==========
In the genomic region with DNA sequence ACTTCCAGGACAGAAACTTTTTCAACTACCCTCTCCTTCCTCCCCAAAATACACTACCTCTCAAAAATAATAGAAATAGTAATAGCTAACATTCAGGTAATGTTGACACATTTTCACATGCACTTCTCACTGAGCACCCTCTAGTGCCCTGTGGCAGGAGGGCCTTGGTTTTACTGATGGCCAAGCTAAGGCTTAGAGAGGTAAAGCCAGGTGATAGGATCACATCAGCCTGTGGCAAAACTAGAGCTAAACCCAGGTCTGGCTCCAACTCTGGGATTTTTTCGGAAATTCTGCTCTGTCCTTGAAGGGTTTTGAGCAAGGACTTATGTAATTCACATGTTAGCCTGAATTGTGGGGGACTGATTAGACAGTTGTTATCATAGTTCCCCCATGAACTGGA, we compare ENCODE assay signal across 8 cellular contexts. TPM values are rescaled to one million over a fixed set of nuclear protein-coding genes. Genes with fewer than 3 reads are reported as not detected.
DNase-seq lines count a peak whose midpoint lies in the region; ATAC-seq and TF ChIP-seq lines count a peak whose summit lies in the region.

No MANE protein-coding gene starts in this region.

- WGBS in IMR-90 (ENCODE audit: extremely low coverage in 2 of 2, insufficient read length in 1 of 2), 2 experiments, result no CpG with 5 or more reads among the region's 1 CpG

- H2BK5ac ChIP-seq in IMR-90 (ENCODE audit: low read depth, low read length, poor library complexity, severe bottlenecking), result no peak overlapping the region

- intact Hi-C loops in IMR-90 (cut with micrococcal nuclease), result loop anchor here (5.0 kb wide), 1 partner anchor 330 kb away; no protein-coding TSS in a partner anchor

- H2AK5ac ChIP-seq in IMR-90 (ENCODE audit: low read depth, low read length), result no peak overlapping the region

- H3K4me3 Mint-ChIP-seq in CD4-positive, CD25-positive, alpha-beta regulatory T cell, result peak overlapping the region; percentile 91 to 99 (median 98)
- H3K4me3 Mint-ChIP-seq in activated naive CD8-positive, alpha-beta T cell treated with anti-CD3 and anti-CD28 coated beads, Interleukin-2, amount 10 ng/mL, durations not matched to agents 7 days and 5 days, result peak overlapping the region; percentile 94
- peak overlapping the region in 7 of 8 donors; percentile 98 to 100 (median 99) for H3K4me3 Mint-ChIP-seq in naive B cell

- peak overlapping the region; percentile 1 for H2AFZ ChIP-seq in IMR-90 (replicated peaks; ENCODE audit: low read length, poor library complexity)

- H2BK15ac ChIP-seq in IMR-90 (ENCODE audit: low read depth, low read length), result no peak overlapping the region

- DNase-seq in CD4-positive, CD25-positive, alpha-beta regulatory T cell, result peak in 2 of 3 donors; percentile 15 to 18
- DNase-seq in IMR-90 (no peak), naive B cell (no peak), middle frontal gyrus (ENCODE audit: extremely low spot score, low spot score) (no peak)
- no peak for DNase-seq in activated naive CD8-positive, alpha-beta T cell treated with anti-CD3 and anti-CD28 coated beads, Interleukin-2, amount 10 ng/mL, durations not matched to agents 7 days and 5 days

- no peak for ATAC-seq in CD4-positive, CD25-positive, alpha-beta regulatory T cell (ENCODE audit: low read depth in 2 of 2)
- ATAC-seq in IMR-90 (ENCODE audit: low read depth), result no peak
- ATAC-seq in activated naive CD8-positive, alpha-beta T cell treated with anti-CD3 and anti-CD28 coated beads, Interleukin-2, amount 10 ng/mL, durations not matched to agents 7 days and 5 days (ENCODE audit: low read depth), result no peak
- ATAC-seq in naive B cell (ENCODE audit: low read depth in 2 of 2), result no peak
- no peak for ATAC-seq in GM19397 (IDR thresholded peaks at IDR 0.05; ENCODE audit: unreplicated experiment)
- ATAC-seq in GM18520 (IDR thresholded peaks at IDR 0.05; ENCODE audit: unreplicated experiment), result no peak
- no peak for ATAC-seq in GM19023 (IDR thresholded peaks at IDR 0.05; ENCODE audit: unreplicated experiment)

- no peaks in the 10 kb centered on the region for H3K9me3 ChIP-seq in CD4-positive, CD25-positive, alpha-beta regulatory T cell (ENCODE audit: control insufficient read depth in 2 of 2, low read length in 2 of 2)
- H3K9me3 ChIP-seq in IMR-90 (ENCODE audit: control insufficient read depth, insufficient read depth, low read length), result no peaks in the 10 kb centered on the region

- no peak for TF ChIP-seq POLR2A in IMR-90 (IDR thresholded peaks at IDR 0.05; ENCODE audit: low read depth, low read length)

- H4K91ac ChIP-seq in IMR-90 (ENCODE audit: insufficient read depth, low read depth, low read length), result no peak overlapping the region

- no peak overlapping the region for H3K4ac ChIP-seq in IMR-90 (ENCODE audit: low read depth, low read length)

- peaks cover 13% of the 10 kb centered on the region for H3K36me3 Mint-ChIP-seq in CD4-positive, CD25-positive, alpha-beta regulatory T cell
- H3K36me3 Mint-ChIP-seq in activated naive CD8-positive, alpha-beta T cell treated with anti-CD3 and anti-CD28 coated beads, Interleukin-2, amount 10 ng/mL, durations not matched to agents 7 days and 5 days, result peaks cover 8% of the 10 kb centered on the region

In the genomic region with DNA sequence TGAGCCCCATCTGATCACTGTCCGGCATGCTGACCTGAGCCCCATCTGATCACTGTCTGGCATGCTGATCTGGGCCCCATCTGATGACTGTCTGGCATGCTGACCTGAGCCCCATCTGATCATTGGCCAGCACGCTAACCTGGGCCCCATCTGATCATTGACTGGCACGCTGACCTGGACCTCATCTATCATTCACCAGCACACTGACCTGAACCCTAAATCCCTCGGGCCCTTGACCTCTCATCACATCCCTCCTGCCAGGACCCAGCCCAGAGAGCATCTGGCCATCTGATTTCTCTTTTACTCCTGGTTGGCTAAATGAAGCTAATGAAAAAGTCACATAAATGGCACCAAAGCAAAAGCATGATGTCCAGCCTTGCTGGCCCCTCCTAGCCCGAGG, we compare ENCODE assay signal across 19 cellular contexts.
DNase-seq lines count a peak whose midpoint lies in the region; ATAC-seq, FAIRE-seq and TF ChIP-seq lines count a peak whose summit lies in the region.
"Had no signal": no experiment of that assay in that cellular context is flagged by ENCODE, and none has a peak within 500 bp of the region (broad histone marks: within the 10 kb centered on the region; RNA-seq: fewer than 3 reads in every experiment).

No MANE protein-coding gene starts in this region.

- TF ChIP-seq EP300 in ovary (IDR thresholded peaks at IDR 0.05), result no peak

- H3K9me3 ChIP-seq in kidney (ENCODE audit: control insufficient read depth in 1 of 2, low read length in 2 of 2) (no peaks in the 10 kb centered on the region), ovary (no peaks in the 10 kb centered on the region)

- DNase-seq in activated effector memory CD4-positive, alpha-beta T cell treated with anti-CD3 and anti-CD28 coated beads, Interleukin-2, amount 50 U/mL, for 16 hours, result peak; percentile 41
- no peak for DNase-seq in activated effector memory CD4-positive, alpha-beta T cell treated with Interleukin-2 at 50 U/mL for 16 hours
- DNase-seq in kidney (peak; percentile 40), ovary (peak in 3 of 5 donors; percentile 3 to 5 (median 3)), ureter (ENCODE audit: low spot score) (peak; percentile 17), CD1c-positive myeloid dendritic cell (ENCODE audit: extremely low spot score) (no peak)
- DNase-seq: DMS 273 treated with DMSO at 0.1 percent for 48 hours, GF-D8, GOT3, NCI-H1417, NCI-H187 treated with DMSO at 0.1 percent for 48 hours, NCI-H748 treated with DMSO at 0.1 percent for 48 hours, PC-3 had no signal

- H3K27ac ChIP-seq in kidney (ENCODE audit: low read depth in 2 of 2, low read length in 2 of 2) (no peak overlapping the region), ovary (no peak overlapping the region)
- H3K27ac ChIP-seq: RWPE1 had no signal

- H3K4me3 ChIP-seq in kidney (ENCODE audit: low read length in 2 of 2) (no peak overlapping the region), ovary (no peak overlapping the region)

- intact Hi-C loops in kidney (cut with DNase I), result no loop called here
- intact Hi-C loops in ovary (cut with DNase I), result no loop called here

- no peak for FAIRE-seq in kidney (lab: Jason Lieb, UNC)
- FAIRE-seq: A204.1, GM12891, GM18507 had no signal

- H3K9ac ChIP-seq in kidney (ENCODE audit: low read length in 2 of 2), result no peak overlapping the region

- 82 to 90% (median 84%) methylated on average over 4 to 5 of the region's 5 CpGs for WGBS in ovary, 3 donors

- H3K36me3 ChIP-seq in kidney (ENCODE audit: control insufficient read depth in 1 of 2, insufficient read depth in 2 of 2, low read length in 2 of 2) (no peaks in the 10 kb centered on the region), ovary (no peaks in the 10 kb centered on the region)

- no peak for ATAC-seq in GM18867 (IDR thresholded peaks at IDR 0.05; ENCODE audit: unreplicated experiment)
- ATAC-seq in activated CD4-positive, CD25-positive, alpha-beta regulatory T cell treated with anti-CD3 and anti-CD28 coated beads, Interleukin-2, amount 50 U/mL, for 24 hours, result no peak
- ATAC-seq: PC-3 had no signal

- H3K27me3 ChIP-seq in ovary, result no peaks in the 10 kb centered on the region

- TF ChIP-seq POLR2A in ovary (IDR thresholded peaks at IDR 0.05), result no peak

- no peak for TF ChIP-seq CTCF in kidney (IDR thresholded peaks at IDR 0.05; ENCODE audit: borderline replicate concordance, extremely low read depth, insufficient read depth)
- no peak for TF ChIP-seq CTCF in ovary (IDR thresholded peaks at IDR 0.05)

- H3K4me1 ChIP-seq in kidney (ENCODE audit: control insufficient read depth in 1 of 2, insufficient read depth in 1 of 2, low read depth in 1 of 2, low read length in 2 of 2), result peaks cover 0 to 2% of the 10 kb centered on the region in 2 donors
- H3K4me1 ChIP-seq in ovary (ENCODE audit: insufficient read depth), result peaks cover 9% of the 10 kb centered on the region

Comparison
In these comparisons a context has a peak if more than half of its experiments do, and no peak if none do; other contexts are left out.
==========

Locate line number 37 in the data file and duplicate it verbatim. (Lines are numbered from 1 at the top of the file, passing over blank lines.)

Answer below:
- no peak for DNase-seq in activated effector memory CD4-positive, alpha-beta T cell treated with Interleukin-2 at 50 U/mL for 16 hours